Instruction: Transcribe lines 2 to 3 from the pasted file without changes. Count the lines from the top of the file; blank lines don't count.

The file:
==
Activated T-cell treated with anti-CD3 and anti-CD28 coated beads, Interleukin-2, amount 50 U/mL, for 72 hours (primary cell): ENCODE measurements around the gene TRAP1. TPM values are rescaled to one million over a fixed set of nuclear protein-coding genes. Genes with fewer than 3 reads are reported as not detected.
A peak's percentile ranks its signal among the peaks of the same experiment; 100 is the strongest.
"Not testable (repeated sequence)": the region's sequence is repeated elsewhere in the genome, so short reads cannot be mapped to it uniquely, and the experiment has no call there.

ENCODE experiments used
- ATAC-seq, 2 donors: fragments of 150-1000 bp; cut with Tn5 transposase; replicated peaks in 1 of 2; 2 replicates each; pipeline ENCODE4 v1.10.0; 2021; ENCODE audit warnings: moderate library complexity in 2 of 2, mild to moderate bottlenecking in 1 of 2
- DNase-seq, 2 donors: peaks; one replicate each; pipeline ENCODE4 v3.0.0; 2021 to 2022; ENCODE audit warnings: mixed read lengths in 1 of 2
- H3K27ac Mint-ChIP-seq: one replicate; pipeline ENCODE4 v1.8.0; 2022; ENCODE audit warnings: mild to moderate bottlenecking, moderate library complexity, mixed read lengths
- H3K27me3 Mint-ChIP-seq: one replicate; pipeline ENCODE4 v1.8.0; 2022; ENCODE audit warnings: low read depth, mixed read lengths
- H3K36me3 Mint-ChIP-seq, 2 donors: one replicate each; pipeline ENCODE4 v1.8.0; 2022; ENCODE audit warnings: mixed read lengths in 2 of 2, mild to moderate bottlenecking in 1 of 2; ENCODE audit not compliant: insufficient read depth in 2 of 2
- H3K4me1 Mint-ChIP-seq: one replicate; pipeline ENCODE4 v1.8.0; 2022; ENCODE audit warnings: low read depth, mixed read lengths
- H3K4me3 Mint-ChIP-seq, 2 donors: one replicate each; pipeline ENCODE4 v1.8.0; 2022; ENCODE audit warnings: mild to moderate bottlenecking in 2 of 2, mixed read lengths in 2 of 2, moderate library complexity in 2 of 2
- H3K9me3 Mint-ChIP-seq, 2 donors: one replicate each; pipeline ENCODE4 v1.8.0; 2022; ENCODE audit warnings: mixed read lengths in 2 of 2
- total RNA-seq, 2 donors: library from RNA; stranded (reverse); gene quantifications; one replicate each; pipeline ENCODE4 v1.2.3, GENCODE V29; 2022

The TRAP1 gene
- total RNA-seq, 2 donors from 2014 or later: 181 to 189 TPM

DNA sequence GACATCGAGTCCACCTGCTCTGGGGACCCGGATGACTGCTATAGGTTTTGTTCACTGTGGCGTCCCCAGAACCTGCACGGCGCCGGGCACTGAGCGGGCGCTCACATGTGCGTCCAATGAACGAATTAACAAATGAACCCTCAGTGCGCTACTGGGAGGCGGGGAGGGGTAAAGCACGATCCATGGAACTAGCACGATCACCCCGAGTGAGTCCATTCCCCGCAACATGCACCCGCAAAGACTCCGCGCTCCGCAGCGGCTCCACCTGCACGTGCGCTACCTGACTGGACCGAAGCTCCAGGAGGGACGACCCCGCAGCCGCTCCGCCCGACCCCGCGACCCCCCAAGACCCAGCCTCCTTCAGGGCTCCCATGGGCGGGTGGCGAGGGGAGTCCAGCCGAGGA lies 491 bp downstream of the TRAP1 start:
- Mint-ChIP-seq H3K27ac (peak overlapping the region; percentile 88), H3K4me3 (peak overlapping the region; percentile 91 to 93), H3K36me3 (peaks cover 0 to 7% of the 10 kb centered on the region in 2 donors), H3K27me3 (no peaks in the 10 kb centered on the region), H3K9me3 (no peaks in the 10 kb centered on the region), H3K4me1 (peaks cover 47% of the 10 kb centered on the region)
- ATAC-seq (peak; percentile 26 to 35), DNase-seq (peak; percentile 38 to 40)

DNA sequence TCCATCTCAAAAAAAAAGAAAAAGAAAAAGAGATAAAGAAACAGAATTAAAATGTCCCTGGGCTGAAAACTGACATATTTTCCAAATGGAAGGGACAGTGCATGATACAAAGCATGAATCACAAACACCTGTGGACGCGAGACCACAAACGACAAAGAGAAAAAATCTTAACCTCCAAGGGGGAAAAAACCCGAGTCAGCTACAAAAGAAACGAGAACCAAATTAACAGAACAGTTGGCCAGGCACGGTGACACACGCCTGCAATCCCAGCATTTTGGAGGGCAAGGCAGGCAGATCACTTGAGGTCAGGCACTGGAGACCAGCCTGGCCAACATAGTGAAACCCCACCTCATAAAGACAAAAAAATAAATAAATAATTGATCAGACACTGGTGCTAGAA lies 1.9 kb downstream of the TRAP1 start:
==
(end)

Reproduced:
A peak's percentile ranks its signal among the peaks of the same experiment; 100 is the strongest.
"Not testable (repeated sequence)": the region's sequence is repeated elsewhere in the genome, so short reads cannot be mapped to it uniquely, and the experiment has no call there.